Surianne

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Re: Self thrown birthday parties of sort...
« Reply #26 on: April 04, 2013, 10:48:28 PM »
Totally normal in my circle, and I'm in my 30s and have been to these types of birthday celebrations for friends in their 20s and friends in their 60s, so it's not even a poor college student thing.  It's just an excuse to hang out and have fun.   

What you call formal etiquette I call consideration for others.

It's inconsiderate - and taking advantage - to order up the birthday party you desire and then ask your friends to pay for it.

Etiquette is based on consideration for others, genuine hospitality (which involves giving, not taking), not giving offense or hurting others unnecessarily.

The party described in the OP violates etiquette (to me) because there's no hospitality in it. The birthday person isn't giving a party. They're making arrangements, and the guests get to pick up the tab.

I find it interesting that you mention giving offense and hurting others.  How is it hurting others to say up front "Hey, anyone want to come out for my birthday?  Cost will be around $X."  Anyone who would be hurt by this because they can't afford it, can turn it down.  Anyone who would have fun with it can say yes.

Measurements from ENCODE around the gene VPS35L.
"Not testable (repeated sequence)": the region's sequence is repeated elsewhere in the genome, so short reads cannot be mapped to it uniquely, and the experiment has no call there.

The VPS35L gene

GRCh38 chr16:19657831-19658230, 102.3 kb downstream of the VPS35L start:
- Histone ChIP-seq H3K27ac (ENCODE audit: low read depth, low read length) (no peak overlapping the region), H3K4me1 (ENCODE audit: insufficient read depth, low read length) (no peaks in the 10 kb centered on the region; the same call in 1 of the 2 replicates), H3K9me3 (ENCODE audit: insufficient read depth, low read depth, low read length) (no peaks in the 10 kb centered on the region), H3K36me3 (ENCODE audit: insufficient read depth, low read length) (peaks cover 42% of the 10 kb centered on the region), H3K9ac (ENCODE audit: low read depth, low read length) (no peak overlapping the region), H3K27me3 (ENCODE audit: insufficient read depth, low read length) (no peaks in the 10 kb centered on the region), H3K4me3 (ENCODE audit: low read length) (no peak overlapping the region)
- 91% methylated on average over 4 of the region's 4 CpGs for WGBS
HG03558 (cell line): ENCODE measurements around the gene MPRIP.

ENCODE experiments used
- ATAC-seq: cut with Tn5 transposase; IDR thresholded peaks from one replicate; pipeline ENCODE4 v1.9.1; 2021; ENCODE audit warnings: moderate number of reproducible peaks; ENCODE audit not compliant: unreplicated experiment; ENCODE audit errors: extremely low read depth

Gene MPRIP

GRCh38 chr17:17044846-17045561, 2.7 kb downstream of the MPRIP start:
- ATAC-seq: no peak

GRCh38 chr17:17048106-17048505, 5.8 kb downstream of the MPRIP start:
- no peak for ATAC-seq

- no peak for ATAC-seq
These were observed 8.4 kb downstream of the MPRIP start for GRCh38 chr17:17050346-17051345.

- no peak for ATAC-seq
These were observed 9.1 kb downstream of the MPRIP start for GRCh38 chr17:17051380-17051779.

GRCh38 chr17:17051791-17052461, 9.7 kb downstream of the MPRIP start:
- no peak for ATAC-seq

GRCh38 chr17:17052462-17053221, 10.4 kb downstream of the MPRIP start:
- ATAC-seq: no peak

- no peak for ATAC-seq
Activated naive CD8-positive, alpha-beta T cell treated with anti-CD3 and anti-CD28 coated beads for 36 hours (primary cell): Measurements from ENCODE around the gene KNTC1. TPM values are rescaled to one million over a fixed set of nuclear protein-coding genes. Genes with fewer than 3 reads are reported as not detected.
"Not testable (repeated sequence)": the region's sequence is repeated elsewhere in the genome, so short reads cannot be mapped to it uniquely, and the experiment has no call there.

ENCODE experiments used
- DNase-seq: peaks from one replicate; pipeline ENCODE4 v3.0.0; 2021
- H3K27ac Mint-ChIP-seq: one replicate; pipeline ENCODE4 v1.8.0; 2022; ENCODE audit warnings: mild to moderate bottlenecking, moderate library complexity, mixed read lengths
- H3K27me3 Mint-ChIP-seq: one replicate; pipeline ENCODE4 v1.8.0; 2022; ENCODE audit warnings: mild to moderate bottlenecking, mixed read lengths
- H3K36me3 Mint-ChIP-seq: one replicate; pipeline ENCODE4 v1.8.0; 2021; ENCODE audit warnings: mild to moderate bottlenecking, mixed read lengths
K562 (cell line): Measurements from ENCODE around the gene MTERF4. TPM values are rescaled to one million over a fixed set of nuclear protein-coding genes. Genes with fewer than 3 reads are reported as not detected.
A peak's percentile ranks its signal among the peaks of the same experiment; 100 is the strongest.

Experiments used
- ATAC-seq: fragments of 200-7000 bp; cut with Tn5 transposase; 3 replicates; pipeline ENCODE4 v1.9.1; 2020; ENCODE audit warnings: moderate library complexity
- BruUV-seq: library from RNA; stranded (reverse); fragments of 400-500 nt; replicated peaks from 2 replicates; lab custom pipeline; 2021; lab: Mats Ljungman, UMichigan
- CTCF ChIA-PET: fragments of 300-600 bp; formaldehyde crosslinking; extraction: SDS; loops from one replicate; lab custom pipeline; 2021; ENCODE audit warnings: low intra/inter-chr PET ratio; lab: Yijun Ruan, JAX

peaches

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Re: Self thrown birthday parties of sort...
« Reply #27 on: April 04, 2013, 10:56:57 PM »
All of the aspects of etiquette in my definition, and it's just my definition, don't apply to every situation. I was describing etiquette broadly, as I see it.

In the OP's situation, the part that I believe violates etiquette is "giving" a party without providing anything.

I wouldn't give a birthday party for myself, and provide nothing.

But that's just my take on this. We're here to discuss our varying views on etiquette, and they do vary, sometimes a lot!
« Last Edit: April 04, 2013, 11:04:47 PM by peaches »

Surianne

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Re: Self thrown birthday parties of sort...
« Reply #28 on: April 04, 2013, 11:41:11 PM »